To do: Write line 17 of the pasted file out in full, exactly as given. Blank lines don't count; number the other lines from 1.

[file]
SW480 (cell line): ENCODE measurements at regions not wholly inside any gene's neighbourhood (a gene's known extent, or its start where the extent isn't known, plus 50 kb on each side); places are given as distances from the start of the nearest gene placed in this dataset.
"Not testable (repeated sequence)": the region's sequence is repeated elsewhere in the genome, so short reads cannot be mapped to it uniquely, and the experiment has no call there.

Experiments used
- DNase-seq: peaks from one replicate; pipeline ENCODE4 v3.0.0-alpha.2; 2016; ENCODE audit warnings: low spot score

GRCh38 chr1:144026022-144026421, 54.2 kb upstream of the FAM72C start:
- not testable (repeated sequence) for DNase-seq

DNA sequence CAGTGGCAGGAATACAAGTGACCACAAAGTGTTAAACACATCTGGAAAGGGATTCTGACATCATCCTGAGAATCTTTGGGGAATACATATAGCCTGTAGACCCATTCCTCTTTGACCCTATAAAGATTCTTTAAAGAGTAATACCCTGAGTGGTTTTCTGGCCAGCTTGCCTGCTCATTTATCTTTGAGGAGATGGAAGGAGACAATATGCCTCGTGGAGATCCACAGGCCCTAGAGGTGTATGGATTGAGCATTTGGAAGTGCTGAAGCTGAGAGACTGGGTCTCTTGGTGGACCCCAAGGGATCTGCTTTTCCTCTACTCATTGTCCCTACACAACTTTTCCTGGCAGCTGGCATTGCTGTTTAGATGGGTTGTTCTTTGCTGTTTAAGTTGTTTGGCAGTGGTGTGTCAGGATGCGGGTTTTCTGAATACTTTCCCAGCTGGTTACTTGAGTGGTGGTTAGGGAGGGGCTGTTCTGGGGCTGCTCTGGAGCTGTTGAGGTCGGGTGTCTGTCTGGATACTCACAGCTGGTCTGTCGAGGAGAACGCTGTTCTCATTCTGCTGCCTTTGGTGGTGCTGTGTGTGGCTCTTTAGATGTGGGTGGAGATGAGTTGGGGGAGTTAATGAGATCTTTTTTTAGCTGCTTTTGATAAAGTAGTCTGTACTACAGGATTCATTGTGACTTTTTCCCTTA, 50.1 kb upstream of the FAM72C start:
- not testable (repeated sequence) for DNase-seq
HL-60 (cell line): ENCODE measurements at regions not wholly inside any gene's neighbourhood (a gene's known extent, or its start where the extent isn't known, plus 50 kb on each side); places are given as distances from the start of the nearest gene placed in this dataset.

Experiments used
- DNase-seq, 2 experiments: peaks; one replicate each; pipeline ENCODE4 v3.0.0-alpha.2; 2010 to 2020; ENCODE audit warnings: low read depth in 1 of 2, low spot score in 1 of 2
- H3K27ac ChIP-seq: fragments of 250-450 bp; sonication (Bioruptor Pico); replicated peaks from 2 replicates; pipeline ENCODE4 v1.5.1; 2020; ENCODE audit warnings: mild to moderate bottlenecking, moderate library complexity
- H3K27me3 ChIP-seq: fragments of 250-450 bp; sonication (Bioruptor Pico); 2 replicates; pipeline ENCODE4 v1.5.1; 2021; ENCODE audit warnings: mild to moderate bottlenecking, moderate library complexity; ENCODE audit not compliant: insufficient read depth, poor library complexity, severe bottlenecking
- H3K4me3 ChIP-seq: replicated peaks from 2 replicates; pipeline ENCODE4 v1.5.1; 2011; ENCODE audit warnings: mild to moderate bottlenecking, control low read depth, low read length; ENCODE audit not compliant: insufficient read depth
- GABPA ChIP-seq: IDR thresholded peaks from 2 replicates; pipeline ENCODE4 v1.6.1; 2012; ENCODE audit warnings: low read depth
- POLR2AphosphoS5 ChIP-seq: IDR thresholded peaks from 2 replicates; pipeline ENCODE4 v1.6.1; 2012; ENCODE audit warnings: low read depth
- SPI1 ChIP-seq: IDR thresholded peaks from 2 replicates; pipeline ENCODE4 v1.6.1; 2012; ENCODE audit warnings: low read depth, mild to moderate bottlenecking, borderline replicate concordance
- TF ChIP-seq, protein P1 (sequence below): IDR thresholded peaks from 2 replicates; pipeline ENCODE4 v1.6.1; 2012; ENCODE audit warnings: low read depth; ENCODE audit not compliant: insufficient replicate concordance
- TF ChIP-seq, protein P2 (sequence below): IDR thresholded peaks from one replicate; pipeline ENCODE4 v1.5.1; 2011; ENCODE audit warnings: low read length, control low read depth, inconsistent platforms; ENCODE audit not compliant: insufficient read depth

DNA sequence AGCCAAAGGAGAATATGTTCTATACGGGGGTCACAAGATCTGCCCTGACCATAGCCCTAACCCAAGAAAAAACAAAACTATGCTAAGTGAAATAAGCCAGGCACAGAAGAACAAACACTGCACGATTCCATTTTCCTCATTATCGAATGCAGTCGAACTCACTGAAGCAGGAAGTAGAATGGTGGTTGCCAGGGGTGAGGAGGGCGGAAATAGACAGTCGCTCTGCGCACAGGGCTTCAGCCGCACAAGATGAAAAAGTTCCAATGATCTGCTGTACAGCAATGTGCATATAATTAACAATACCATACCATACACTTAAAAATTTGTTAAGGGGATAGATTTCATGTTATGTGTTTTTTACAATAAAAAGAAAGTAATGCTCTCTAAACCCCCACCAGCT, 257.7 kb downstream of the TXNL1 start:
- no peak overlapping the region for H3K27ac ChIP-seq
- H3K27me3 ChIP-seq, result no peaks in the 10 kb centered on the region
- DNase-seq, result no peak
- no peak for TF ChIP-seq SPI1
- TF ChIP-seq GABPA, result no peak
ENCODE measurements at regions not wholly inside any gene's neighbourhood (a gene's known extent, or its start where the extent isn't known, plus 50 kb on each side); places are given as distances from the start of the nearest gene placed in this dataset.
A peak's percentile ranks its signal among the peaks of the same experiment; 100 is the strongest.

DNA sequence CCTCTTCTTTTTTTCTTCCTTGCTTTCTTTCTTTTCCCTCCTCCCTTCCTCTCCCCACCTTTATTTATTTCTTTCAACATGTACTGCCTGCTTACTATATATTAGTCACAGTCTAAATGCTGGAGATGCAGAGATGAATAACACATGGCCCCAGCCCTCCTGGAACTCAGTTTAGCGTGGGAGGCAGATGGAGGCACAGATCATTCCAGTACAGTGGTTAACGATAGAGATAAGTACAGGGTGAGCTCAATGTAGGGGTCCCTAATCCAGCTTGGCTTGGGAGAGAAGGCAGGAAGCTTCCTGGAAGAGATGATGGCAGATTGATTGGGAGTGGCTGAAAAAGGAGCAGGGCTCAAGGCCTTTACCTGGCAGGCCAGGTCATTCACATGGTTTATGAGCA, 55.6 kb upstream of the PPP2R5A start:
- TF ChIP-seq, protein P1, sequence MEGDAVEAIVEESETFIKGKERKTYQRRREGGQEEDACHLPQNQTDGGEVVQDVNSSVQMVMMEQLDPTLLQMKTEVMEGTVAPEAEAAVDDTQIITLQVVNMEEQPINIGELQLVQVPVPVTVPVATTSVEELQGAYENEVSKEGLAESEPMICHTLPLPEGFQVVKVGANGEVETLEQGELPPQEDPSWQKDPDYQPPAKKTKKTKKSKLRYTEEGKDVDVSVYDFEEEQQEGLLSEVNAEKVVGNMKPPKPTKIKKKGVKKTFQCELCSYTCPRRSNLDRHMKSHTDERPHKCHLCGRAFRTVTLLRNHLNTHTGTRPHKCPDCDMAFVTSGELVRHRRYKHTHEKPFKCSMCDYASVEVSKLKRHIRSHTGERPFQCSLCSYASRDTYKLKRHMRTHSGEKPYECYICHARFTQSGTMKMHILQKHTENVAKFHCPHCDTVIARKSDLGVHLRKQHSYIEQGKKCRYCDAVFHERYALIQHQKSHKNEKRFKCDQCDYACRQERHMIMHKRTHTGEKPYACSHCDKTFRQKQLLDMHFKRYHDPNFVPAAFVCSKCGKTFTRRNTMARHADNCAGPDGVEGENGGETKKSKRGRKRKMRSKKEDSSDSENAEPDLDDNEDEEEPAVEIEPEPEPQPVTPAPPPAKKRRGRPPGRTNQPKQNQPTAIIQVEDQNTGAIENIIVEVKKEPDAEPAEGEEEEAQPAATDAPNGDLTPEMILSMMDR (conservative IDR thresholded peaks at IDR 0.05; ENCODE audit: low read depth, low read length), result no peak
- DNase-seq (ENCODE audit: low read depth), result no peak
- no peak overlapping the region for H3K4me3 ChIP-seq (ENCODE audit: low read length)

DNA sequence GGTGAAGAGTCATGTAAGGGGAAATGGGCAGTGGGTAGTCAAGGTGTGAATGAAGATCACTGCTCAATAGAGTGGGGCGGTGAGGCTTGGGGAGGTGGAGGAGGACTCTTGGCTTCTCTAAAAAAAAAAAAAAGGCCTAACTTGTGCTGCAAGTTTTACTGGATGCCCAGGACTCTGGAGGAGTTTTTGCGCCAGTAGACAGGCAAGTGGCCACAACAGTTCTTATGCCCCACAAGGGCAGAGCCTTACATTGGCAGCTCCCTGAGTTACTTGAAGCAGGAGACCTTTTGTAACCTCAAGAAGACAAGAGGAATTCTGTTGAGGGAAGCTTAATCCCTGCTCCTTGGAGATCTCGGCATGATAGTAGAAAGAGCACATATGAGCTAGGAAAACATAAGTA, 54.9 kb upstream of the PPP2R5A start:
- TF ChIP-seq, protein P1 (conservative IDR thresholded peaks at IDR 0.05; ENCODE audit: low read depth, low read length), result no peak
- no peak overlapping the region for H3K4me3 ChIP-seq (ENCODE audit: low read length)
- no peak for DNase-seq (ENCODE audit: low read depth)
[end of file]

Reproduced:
- SPI1 ChIP-seq: IDR thresholded peaks from 2 replicates; pipeline ENCODE4 v1.6.1; 2012; ENCODE audit warnings: low read depth, mild to moderate bottlenecking, borderline replicate concordance